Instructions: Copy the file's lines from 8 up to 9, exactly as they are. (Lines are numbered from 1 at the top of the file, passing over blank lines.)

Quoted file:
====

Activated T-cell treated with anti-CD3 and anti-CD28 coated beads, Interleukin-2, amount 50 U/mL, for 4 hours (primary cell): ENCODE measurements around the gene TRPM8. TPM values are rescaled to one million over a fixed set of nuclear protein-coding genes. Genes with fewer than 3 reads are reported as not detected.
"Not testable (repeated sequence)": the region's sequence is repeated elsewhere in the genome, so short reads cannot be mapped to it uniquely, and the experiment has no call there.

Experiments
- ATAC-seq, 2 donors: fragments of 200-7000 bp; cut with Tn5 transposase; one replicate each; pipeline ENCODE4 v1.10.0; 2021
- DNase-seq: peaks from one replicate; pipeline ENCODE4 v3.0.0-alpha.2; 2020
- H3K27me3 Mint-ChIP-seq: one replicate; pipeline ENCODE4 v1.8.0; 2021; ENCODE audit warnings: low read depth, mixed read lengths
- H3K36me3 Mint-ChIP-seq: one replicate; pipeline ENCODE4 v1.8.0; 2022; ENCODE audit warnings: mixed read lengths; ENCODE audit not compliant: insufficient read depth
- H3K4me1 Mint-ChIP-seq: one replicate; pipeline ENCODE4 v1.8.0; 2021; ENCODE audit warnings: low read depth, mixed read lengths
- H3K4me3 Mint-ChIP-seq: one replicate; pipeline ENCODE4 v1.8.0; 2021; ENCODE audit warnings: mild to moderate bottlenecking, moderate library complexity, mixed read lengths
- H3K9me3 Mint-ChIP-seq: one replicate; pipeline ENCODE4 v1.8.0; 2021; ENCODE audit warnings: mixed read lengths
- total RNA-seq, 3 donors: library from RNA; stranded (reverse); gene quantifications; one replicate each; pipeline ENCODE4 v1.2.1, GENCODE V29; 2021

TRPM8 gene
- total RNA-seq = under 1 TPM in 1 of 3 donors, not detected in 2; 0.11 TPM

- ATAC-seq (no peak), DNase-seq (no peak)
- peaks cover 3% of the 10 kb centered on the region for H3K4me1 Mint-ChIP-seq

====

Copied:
- H3K4me1 Mint-ChIP-seq: one replicate; pipeline ENCODE4 v1.8.0; 2021; ENCODE audit warnings: low read depth, mixed read lengths
- H3K4me3 Mint-ChIP-seq: one replicate; pipeline ENCODE4 v1.8.0; 2021; ENCODE audit warnings: mild to moderate bottlenecking, moderate library complexity, mixed read lengths